Daily coronavirus infections rose for the third day in a row in Hong Kong on Sunday, with 20 cases recorded, as senior officials hinted at the possibility of reopening the city’s borders if enough people were vaccinated.
The rising caseloads, from a low of eight cases on Thursday, followed a warning by top epidemiologist Professor Gabriel Leung, who said the reproductive rate of the virus – the number of people an infected person could pass Covid-19 on to – had risen for four consecutive days to 0.67.
“For some of the cases with an unknown origin, we can’t be sure if they are related to Lunar New Year. But some patients have had gatherings over that period,” said Dr Chuang Shuk-kwan, head of the Centre for Health Protection’s communicable disease branch. “It’s difficult to say if there is … a rebound. We still have to observe.”
All but one of Sunday’s cases were locally transmitted, with six of them untraceable. This took the overall local tally to 10,868, of whom 197 have died. More than 10 people tested preliminary-positive for the virus.
Four of the local cases related to the infection cluster at Caritas Lok Yi School, a special needs institution that has a total of five infections so far. The latest patients involved a student, a staff member, and two family members of students.
The staff member also worked at Hong Chi Pinehill School in Tai Po from the 13th to 15th of this month.
Describing the cluster as an outbreak, Chuang said some in the special educational facilities could not wear masks properly for a long time, and more than 80 students and staff from the two facilities would have to be quarantined.
Two members of staff also tested preliminary-positive, pending confirmation.
Sunday’s untraceable cases also included the driver of a red minibus, number plate MB4143, who drove along Castle Peak Road between places such as Tsuen Wan, Kwun Tong and Jordan.
Urging passengers who had travelled along that route to come forward for testing if they had symptoms, Chuang said transmission could take place through the exchange of cash on the bus.
Earlier on Sunday, Secretary for Food and Health Professor Sophia Chan Siu-chee urged the public not to delay receiving the jab and get it done as early as possible to pave the way for the city’s return to normality.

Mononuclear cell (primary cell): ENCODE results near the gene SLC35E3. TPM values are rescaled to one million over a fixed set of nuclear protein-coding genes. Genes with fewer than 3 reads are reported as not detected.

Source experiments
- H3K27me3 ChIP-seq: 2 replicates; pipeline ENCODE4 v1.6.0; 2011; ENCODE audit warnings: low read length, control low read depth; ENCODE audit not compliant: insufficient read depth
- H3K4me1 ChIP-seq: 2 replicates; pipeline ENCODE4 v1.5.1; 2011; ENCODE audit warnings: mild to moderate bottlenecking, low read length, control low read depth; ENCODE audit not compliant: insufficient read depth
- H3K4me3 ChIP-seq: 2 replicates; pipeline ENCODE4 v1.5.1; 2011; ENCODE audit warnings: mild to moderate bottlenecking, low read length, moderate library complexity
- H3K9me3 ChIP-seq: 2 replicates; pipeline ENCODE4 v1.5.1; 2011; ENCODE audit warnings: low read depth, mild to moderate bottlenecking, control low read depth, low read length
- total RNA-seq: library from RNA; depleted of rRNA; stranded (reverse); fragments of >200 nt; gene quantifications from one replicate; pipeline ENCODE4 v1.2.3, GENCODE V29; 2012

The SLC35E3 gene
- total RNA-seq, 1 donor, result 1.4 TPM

“For the good of yourself, your family and even the whole of society, I hope as many people can get vaccinated as possible so the overall benefit to the city is bigger,” she told a radio programme.
“This way we can create better conditions for returning to normal life, economic recovery, travelling and reopening the border,” she added.
Hong Kong received its first 1 million doses of the Sinovac vaccine last Friday, with the city’s mass immunisation drive set to start this week. The BioNTech vaccines, co-developed by firms in Germany and the United States, will arrive in Hong Kong by the end of the month.
Officials have repeatedly urged the public to get vaccinated amid doubts surrounding the mainland-produced Sinovac jab, which has an overall efficacy rate of about 62.3 per cent. By comparison, the BioNTech vaccine efficacy rate is about 95 per cent.
Leung, dean of the University of Hong Kong’s faculty of medicine who advised the government on the pandemic and Covid-19 vaccines, sought to reassure the public that both jabs were “very safe”.
Citing overseas data, he said the odds of having anaphylaxis or extreme hypersensitivity reactions such as a swollen face and mouth, and difficulty breathing, after being given the Sinovac and BioNTech jabs, were one and 4.7 in a million people respectively.
Leung said those with a history of strong reactions to drugs and medication should seek medical advice before taking the BioNTech shot.
The epidemiologist said the community inoculation centre run by his faculty would give the BioNTech shot, and he would take that vaccine as well.
Chief Secretary Matthew Cheung Kin-chung wrote in his Sunday blog that the Sinovac jabs would not only “strengthen Hong Kong’s effort to control the coronavirus, but also help with the city’s economic recovery and the return to normal life, as well as resume travel between the mainland and Hong Kong”.
Calling the jabs a “shot in the arm” for Hong Kong, Cheung also urged residents to get the shots as early as they could.
Lawmaker and Executive Council member Jeffrey Lam Kin-fung said the local business community was pinning its hopes on the vaccination to help the economy and revive travel between mainland and Hong Kong.
“I have also suggested to the central government that Hongkongers who have been vaccinated should be allowed to enter China exempt from quarantine,” said Lam, who is also a member of the National Committee of the Chinese People’s Political Consultative Conference.
Meanwhile, Hong Kong and Singapore have resumed talks over a previously postponed travel bubble, which would have allowed residents from both places to travel between the cities without having to undergo quarantine.
On Sunday, lawmaker for the travel industry Yiu Si-wing said vaccinations might not be a prerequisite for the travel bubble as the shots were not widely available in either city yet.
But he said authorities could consider exempting those who had been immunised from having to undergo testing upon arrival.
He added Singaporeans travelling to Hong Kong might also be required to download the government’s risk-exposure app while in the city.
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